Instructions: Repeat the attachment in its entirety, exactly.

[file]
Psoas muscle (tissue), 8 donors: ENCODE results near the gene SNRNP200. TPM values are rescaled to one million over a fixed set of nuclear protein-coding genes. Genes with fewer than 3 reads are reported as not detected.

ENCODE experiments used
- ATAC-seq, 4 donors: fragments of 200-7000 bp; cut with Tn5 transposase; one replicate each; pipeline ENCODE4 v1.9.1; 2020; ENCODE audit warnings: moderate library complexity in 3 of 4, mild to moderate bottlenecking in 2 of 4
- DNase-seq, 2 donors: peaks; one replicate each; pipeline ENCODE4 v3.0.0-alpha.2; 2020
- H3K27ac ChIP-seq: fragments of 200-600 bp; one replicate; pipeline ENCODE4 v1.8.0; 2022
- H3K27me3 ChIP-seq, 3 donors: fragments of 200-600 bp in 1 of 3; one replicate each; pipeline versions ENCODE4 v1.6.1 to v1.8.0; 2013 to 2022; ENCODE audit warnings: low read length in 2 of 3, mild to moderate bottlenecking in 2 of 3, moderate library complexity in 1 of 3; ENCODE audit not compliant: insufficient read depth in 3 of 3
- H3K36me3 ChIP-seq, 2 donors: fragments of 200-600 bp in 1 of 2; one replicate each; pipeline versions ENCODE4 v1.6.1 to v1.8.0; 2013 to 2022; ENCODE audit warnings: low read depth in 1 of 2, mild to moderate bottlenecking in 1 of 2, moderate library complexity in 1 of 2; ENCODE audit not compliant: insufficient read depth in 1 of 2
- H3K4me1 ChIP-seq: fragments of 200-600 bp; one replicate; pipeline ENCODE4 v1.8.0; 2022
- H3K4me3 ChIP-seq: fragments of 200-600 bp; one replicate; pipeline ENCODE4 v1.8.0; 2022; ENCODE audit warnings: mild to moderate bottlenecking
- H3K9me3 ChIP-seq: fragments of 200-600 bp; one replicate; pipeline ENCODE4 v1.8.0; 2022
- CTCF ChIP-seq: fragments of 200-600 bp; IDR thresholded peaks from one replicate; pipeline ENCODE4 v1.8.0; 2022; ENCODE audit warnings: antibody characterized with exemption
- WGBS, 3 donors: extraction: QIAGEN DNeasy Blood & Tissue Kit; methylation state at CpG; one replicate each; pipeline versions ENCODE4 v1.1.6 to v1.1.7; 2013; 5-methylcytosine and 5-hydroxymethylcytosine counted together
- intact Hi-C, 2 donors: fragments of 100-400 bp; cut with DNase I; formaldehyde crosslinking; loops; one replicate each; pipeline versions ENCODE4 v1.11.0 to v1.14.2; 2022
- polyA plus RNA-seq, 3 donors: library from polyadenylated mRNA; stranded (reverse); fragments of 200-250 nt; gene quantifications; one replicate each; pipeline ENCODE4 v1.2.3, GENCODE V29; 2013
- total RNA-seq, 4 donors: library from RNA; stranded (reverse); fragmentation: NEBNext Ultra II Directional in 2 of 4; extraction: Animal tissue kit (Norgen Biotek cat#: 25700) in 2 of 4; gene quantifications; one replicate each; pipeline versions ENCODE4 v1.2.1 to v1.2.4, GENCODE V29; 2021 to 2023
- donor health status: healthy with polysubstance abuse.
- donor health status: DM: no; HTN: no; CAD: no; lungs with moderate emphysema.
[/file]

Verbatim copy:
Psoas muscle (tissue), 8 donors: ENCODE results near the gene SNRNP200. TPM values are rescaled to one million over a fixed set of nuclear protein-coding genes. Genes with fewer than 3 reads are reported as not detected.

ENCODE experiments used
- ATAC-seq, 4 donors: fragments of 200-7000 bp; cut with Tn5 transposase; one replicate each; pipeline ENCODE4 v1.9.1; 2020; ENCODE audit warnings: moderate library complexity in 3 of 4, mild to moderate bottlenecking in 2 of 4
- DNase-seq, 2 donors: peaks; one replicate each; pipeline ENCODE4 v3.0.0-alpha.2; 2020
- H3K27ac ChIP-seq: fragments of 200-600 bp; one replicate; pipeline ENCODE4 v1.8.0; 2022
- H3K27me3 ChIP-seq, 3 donors: fragments of 200-600 bp in 1 of 3; one replicate each; pipeline versions ENCODE4 v1.6.1 to v1.8.0; 2013 to 2022; ENCODE audit warnings: low read length in 2 of 3, mild to moderate bottlenecking in 2 of 3, moderate library complexity in 1 of 3; ENCODE audit not compliant: insufficient read depth in 3 of 3
- H3K36me3 ChIP-seq, 2 donors: fragments of 200-600 bp in 1 of 2; one replicate each; pipeline versions ENCODE4 v1.6.1 to v1.8.0; 2013 to 2022; ENCODE audit warnings: low read depth in 1 of 2, mild to moderate bottlenecking in 1 of 2, moderate library complexity in 1 of 2; ENCODE audit not compliant: insufficient read depth in 1 of 2
- H3K4me1 ChIP-seq: fragments of 200-600 bp; one replicate; pipeline ENCODE4 v1.8.0; 2022
- H3K4me3 ChIP-seq: fragments of 200-600 bp; one replicate; pipeline ENCODE4 v1.8.0; 2022; ENCODE audit warnings: mild to moderate bottlenecking
- H3K9me3 ChIP-seq: fragments of 200-600 bp; one replicate; pipeline ENCODE4 v1.8.0; 2022
- CTCF ChIP-seq: fragments of 200-600 bp; IDR thresholded peaks from one replicate; pipeline ENCODE4 v1.8.0; 2022; ENCODE audit warnings: antibody characterized with exemption
- WGBS, 3 donors: extraction: QIAGEN DNeasy Blood & Tissue Kit; methylation state at CpG; one replicate each; pipeline versions ENCODE4 v1.1.6 to v1.1.7; 2013; 5-methylcytosine and 5-hydroxymethylcytosine counted together
- intact Hi-C, 2 donors: fragments of 100-400 bp; cut with DNase I; formaldehyde crosslinking; loops; one replicate each; pipeline versions ENCODE4 v1.11.0 to v1.14.2; 2022
- polyA plus RNA-seq, 3 donors: library from polyadenylated mRNA; stranded (reverse); fragments of 200-250 nt; gene quantifications; one replicate each; pipeline ENCODE4 v1.2.3, GENCODE V29; 2013
- total RNA-seq, 4 donors: library from RNA; stranded (reverse); fragmentation: NEBNext Ultra II Directional in 2 of 4; extraction: Animal tissue kit (Norgen Biotek cat#: 25700) in 2 of 4; gene quantifications; one replicate each; pipeline versions ENCODE4 v1.2.1 to v1.2.4, GENCODE V29; 2021 to 2023
- donor health status: healthy with polysubstance abuse.
- donor health status: DM: no; HTN: no; CAD: no; lungs with moderate emphysema.